The UK's Competition and Markets Authority (CMA) is not ready to give up on its opposition to Microsoft's acquisition of Activision Blizzard. The CMA had initially blocked the deal and Microsoft had appealed, expecting a hearing in the summer. However, after Microsoft won a legal battle with the FTC in the US yesterday, both parties agreed to pause the appeal and try to negotiate a solution.
But the CMA also said that Microsoft's offers to address its concerns may trigger a new regulatory investigation. The CMA's media officer Billy Proudlock explained to The Verge that the negotiations are at a very early stage:
“Whilst merging parties don't have the opportunity to put forward new remedies once a final report has been issued, they can choose to restructure a deal, which can lead to a new merger investigation. Microsoft and Activision have indicated that they are considering how the transaction might be modified, and the CMA is prepared to engage with them on this basis. These discussions remain at an early stage and the nature and timing of next steps will be determined in due course. While both parties have requested a pause in Microsoft's appeal to allow these discussions to take place, the CMA decision set out in its final report still stands.”
The CMA has warned, though, that Microsoft will have to do more than just promise to behave well. The regulator had previously wanted Microsoft to sell off part of its console business, but later changed its mind and focused on the cloud gaming issue instead.
According to CNBC, Microsoft and the CMA have reached a tentative agreement on a “small divestiture” that would address the cloud gaming problem. The details of this agreement are not clear, but it may involve Microsoft's Xbox Cloud Gaming services in the UK.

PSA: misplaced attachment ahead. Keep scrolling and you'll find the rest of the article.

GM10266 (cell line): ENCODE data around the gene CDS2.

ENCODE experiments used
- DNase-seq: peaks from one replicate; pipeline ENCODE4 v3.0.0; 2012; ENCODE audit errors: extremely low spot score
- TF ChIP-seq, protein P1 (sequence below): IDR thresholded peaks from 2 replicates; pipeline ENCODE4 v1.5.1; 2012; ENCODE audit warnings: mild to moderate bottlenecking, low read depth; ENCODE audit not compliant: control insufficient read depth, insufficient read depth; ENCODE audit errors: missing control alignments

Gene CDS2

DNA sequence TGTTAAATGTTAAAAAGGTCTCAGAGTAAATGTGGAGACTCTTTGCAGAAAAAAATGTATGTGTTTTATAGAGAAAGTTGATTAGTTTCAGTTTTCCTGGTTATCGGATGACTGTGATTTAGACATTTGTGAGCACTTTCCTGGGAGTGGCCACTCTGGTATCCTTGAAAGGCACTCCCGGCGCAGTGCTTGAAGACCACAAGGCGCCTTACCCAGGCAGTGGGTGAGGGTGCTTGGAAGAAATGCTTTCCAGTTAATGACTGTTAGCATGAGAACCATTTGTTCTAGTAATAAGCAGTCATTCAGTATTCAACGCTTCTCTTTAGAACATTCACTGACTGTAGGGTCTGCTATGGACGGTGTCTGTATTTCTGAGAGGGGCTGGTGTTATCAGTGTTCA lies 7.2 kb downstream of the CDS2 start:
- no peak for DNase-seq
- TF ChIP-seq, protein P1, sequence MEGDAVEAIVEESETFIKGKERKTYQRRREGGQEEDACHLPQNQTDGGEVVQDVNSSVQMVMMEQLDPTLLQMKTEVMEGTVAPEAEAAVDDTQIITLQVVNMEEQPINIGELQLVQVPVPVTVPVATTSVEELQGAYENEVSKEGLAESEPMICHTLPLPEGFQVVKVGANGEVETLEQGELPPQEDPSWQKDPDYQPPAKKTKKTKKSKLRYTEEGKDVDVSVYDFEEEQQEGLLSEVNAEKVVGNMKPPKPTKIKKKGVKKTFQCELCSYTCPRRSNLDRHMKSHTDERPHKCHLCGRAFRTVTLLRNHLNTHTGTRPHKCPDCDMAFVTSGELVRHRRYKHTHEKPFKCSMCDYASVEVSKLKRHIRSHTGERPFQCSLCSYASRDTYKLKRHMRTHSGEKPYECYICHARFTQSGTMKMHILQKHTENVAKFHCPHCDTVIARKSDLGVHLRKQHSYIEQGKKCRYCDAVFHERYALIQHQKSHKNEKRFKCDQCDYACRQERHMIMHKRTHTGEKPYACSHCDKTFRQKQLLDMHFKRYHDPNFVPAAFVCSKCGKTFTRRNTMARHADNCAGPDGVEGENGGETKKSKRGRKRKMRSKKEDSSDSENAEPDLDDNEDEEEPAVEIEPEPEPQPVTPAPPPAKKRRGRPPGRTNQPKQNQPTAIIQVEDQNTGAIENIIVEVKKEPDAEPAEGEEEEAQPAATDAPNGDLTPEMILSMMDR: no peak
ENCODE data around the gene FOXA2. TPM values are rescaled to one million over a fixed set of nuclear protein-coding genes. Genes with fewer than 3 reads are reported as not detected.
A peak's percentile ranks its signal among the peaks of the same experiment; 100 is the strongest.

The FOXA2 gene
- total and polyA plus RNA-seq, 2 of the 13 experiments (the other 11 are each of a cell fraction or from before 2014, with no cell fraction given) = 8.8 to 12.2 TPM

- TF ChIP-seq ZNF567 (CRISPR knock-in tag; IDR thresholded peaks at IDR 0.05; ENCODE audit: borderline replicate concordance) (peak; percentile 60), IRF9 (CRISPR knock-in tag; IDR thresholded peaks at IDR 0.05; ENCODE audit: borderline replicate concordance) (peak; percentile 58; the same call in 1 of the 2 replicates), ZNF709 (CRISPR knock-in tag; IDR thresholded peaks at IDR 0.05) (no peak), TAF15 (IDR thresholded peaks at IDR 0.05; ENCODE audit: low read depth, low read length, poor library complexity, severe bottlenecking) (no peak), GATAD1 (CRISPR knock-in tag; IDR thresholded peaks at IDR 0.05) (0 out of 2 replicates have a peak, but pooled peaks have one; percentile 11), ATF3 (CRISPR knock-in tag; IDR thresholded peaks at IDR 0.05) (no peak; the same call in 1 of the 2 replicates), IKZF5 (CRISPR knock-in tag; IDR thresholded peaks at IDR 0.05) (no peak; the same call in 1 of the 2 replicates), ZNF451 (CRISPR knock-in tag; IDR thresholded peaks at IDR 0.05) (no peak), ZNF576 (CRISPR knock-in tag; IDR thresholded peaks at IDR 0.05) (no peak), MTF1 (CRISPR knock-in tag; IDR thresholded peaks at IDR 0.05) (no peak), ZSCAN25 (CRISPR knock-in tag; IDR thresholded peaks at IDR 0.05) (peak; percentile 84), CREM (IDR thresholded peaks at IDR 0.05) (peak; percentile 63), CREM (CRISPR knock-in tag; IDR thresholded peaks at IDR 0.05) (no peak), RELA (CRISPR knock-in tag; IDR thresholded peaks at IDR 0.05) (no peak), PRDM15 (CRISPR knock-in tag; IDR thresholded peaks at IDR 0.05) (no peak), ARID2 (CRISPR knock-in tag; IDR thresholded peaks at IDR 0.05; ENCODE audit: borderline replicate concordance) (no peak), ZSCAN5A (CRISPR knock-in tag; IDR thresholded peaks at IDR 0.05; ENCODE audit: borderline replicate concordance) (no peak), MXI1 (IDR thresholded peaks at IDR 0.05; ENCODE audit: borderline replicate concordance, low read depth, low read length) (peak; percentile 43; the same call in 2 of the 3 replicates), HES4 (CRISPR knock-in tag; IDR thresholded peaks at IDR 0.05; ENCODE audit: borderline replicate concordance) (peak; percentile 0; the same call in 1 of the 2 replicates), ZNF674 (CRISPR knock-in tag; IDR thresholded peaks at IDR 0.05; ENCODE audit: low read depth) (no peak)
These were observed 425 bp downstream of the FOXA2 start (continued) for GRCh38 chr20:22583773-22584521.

Microsoft Gets US Greenlight to Close the Deal
The EU regulators also had similar concerns about cloud gaming, but they gave the green light to the deal earlier this year after Microsoft offered some concessions. The EU secured a deal that would allow consumers and cloud providers in the EU to stream Activision Blizzard games via any cloud service they want, without paying any extra fees to Microsoft. This would apply to all current and future PC and console games from Activision Blizzard.
A federal judge in San Francisco yesterday rejected the Federal Trade Commission's (FTC) attempt to stop the deal in the United States, saying that the FTC had not shown enough evidence that the deal would harm competition in the video game industry. The judge also said that the deal could benefit consumers by giving them more access to Activision content, such as the popular game Call of Duty.
The FTC had claimed that Microsoft was hiding information from the regulators and that the deal could reduce competition in console switching, multi-game subscription services, and cloud gaming. However, Judge Jacqueline Scott Corley dismissed these arguments and sided with Microsoft.
Microsoft Gaming CEO Phil Spencer and Microsoft president Brad Smith welcomed the court's decision, saying that the evidence proved that the Activision Blizzard deal is good for the industry. Spencer also said that the FTC's claims did not match the realities of the gaming market. Microsoft now has until July 18 to finalize the deal, or else it will have to pay Activision Blizzard a $3 billion termination fee.
Getting the Deal Over the Line Around the World
Closure of the deal largely rested on the FTC case. While the UK is a major market, the CMA is not in a position to block the deal outright. In fact, Microsoft could opt to simply stop offering its cloud gaming services – such as Xbox Game Pass and Xbox Cloud Gaming – in the UK. Brad Smith reacted to the CMA's initial block by saying the country was closed for business.
Microsoft last week took another step closer to being able to complete the merger. The Competition Tribunal of South Africa gave its blessing to the deal, which would make Microsoft the owner of some of the most popular gaming franchises in the world.
The approval from South Africa is not the first one that Microsoft has received for the deal. In fact, many regulators around the world have already said yes to the deal. The European Commission and China's competition regulator, both known for being strict with Big Tech, cleared the deal in May. Japan also approved the deal, despite concerns about how it would affect its own gaming leaders Sony and Nintendo. Other big markets that have approved the acquisition include South Korea and Brazil.